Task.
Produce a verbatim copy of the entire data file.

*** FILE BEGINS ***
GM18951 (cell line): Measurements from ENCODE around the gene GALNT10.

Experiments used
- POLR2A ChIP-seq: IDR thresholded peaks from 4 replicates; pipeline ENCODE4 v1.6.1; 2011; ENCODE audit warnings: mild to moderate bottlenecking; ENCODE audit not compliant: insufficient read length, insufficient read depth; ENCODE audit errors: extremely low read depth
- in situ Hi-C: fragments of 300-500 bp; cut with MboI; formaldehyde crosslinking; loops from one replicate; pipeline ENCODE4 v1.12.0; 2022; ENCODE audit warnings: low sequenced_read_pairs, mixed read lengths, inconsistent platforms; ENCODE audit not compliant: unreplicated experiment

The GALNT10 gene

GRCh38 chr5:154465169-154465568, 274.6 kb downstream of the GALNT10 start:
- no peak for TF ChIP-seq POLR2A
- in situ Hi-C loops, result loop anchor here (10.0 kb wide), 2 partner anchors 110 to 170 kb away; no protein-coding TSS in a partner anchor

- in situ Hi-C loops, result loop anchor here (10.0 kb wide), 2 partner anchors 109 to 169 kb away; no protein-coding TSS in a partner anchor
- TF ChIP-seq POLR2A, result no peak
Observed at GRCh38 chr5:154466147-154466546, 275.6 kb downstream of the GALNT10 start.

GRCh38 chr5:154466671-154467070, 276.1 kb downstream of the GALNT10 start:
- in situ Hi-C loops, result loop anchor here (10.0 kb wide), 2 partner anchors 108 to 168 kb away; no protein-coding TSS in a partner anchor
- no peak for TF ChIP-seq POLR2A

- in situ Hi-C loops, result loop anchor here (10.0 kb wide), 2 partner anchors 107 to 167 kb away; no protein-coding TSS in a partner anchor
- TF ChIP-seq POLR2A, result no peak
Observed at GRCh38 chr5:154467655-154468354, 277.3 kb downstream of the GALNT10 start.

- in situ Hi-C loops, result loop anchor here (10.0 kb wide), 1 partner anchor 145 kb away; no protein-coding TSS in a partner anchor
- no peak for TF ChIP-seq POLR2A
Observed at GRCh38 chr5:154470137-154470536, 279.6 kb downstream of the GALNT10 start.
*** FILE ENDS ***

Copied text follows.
GM18951 (cell line): Measurements from ENCODE around the gene GALNT10.

Experiments used
- POLR2A ChIP-seq: IDR thresholded peaks from 4 replicates; pipeline ENCODE4 v1.6.1; 2011; ENCODE audit warnings: mild to moderate bottlenecking; ENCODE audit not compliant: insufficient read length, insufficient read depth; ENCODE audit errors: extremely low read depth
- in situ Hi-C: fragments of 300-500 bp; cut with MboI; formaldehyde crosslinking; loops from one replicate; pipeline ENCODE4 v1.12.0; 2022; ENCODE audit warnings: low sequenced_read_pairs, mixed read lengths, inconsistent platforms; ENCODE audit not compliant: unreplicated experiment

The GALNT10 gene

GRCh38 chr5:154465169-154465568, 274.6 kb downstream of the GALNT10 start:
- no peak for TF ChIP-seq POLR2A
- in situ Hi-C loops, result loop anchor here (10.0 kb wide), 2 partner anchors 110 to 170 kb away; no protein-coding TSS in a partner anchor

- in situ Hi-C loops, result loop anchor here (10.0 kb wide), 2 partner anchors 109 to 169 kb away; no protein-coding TSS in a partner anchor
- TF ChIP-seq POLR2A, result no peak
Observed at GRCh38 chr5:154466147-154466546, 275.6 kb downstream of the GALNT10 start.

GRCh38 chr5:154466671-154467070, 276.1 kb downstream of the GALNT10 start:
- in situ Hi-C loops, result loop anchor here (10.0 kb wide), 2 partner anchors 108 to 168 kb away; no protein-coding TSS in a partner anchor
- no peak for TF ChIP-seq POLR2A

- in situ Hi-C loops, result loop anchor here (10.0 kb wide), 2 partner anchors 107 to 167 kb away; no protein-coding TSS in a partner anchor
- TF ChIP-seq POLR2A, result no peak
Observed at GRCh38 chr5:154467655-154468354, 277.3 kb downstream of the GALNT10 start.

- in situ Hi-C loops, result loop anchor here (10.0 kb wide), 1 partner anchor 145 kb away; no protein-coding TSS in a partner anchor
- no peak for TF ChIP-seq POLR2A
Observed at GRCh38 chr5:154470137-154470536, 279.6 kb downstream of the GALNT10 start.